Study suggests collectivism is associated with particular pattern of brain connectivity

Brain scientists in Russia have found preliminary evidence that collectivism is associated with a unique pattern of brain connectivity.

“Cultural attitudes are mostly acquired during childhood and adolescence in family and school environments and we may not realize how these attitudes ‘dictate’ the mode of our thoughts and the pattern of our brain’s activity even in a state of rest,” explained study author Gennady G. Knyazev of the Institute of Physiology and Basic Medicine in Novosibirsk.

“Our data show that collectivist attitude prompts the engagement of brain regions involved in semantic processes and reasoning on moral issues, which, in its turn, prompt the appearance of others-related thoughts.”

The findings were published in the International Journal of Psychophysiology.

“Collectivism-individualism is one of the major dimensions of culture and each culture has its position on this dimension,” Knyazev told PsyPost. “For instance, the United States is considered the most individualistic culture, whereas China and other East-Asian cultures are mostly collectivists.

“A typical individualist sees him/herself as fundamentally separate from others, whereas a typical collectivist considers him/herself as a representative of a group (e.g., family, social class, ethnic group and so on).”

“On the other hand, in mixed cultures, such as Russia, different individuals may endorse collectivist or individualist values to different degrees, and in the contemporary world, this increasingly becomes the case for almost any culture,” Knyazev said. “It could be expected that in a quiet resting condition, a collectivist would spontaneously think more about his/her close friends or relatives, whereas an individualist would think more about him/herself.”

“This association between cultural attitude and the content of thoughts has to have some reflection in the activity of the brain and we were interested to find out how brain’s activity mediates this association. The default mode network (DMN) is the brain functional network that is most active in the resting condition and is involved in self-referential and social cognition.”

“Therefore, we selected the medial prefrontal cortex (mPFC) as one of the major DMN hubs and tested whether connectivity between the mPFC and the rest of the brain mediates the relationship between collectivism and others-related thoughts,” Knyazev explained.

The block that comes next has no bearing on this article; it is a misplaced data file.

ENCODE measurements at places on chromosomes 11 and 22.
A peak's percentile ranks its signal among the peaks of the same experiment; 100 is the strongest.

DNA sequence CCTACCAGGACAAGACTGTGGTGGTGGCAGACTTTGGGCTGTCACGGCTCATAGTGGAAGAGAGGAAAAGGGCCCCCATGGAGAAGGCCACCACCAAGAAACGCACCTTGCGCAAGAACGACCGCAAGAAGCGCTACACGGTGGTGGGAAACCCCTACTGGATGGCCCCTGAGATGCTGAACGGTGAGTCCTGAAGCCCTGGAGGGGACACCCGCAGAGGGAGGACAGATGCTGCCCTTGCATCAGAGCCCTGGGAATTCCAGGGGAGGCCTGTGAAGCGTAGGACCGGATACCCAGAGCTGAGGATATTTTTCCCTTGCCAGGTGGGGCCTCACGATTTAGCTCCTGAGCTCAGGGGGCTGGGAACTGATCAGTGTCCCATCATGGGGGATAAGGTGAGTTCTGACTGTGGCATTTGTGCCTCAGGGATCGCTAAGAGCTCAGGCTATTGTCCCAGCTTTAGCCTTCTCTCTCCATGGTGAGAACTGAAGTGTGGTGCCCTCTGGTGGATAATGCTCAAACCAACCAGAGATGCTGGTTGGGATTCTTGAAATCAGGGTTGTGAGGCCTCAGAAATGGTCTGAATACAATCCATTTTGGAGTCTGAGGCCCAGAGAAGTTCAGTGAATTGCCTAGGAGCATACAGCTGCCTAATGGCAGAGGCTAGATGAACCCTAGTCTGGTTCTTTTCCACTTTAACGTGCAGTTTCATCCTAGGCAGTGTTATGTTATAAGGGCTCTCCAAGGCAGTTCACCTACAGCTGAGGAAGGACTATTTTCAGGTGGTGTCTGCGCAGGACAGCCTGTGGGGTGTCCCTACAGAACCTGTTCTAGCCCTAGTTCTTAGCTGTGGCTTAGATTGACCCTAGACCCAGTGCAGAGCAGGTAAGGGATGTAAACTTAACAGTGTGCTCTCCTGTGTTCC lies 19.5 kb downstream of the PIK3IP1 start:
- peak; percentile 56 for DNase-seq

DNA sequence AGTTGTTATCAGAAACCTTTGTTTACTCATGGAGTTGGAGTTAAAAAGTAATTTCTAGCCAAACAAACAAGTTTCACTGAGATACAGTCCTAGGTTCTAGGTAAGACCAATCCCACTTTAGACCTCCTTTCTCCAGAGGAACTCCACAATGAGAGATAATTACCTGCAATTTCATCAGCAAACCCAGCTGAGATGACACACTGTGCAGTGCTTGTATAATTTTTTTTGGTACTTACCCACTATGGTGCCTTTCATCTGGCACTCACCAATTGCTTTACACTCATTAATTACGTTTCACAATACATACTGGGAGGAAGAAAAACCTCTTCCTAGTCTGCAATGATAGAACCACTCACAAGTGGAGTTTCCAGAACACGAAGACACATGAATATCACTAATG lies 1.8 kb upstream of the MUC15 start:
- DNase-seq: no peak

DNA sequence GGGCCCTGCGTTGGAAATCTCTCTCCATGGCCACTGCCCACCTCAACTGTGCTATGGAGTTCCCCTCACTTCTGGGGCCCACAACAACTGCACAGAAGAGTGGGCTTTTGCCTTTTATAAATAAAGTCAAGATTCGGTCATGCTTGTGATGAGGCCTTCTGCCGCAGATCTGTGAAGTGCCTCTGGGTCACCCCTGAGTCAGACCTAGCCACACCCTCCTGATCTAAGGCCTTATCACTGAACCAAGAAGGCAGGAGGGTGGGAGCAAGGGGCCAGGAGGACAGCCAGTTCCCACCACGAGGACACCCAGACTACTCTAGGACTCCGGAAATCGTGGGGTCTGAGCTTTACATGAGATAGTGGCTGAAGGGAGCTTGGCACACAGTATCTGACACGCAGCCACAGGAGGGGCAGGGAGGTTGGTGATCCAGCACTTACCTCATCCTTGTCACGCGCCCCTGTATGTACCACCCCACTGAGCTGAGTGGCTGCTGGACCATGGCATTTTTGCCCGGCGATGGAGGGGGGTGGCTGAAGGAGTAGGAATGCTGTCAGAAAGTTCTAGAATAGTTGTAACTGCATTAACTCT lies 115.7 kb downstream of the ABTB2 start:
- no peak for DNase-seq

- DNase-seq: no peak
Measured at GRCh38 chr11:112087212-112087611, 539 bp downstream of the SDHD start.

In the study of 85 adults, the participants sat in a soundproof dimly-lit room while the researchers recorded their brain activity with an EEG for 10 minutes. Afterward, the participants completed a survey to assess their spontaneous thoughts.

The researchers found that people who endorsed more collectivist values were more likely to spontaneously think about their relationships with other people.

Collectivism was also associated with enhanced connectivity between the mPFC and areas of the brain associated with empathy and moral reasoning, along with a diminished connectivity between the mPFC and the posterior cingulate cortex

“The major caveat is that both collectivist attitude and the content of thought have been measured by means of self-report questionnaires, which are vulnerable to social desirability biases,” Knyazev said.

“In the future research, different cultural backgrounds could be used as a proxy of cultural attitudes instead of self-report measures. However, self-report is the only means to learn the content of someone‚Äôs thoughts. Another caveat is that we used EEG for measuring brain activity and this method has low spatial resolution. A replication of these findings by means of fMRI is desirable.”

“A caution should be exercised in the interpretation of these findings, which should be taken as a first approach to this highly complicated issue.”

The study, “Resting state connectivity mediates the relationship between collectivism and social cognition“, was co-authored by Alexander N. Savostyanova, Andrey V. Bocharova, and Ekaterina A. Merkulova.